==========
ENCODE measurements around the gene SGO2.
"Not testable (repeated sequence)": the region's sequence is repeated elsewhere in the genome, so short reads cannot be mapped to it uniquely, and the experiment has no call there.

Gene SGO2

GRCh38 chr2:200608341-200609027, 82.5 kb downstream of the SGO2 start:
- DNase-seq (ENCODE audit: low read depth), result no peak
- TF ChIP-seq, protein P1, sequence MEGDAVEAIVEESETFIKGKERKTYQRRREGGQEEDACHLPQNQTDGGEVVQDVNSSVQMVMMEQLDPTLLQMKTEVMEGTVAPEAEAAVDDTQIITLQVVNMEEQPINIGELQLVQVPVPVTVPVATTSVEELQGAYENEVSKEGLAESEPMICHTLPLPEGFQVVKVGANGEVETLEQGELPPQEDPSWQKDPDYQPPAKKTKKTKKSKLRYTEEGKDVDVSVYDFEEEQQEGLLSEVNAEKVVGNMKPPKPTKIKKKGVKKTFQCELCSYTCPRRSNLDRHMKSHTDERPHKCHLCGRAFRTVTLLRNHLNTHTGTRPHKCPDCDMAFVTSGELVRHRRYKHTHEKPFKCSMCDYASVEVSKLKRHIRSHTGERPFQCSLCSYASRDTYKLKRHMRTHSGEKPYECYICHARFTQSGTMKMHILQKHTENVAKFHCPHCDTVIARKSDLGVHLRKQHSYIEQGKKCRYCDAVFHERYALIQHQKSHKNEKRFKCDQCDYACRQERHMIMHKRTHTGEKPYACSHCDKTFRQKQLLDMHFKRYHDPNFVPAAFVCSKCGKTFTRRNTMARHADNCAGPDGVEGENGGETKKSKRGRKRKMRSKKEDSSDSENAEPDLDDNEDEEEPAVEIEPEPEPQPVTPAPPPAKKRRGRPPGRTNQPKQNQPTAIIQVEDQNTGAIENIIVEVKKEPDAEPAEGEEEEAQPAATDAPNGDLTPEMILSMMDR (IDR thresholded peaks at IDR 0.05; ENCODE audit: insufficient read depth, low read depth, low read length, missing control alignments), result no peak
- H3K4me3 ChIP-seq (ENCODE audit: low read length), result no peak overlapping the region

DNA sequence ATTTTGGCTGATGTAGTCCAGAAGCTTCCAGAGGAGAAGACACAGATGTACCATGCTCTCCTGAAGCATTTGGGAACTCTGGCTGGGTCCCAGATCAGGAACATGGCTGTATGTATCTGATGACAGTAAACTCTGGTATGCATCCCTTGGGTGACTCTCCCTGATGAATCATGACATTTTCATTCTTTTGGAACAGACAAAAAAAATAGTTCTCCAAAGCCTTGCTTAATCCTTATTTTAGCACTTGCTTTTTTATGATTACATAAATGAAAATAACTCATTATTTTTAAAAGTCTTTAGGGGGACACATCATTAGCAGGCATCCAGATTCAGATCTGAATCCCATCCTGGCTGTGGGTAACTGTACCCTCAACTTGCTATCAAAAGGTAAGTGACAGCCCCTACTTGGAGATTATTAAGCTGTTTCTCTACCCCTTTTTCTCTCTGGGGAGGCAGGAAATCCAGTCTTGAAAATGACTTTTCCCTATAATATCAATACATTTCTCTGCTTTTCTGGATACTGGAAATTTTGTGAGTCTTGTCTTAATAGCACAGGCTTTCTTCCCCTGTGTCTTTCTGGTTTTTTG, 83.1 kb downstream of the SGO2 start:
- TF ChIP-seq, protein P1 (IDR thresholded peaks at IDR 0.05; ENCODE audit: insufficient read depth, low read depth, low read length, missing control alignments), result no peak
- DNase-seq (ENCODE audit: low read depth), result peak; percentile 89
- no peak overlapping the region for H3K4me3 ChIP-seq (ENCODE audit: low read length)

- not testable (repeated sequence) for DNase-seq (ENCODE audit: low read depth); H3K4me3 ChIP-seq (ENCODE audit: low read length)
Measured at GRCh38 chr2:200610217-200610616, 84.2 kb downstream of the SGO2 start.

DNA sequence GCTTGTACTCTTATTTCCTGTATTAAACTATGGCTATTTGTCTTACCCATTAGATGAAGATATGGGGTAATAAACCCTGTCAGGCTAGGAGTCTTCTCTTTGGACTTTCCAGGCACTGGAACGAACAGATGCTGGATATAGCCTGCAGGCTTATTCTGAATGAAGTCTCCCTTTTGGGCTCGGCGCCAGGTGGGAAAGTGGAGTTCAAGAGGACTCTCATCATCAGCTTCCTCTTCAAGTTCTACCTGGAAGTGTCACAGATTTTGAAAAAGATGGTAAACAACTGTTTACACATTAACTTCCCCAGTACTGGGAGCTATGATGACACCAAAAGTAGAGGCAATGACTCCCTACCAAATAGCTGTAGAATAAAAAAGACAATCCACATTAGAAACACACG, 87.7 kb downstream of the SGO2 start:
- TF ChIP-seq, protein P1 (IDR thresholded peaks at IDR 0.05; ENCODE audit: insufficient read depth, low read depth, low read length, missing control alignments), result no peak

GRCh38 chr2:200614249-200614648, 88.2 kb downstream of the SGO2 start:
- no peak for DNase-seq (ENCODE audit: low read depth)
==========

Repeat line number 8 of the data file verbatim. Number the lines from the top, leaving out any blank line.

DNA sequence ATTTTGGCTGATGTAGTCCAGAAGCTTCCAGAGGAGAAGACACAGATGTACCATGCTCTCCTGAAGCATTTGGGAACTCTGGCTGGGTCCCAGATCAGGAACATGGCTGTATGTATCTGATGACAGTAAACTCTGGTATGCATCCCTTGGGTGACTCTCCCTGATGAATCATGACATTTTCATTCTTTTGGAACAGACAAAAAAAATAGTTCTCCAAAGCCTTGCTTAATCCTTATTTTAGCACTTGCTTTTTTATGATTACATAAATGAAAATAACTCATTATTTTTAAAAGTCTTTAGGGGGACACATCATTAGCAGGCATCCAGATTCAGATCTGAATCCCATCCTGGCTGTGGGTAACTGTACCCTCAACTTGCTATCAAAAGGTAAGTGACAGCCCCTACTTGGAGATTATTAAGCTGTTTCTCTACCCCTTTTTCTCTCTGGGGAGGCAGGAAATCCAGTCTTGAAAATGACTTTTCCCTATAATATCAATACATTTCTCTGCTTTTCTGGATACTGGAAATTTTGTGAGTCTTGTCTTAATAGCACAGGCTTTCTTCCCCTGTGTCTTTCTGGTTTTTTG, 83.1 kb downstream of the SGO2 start: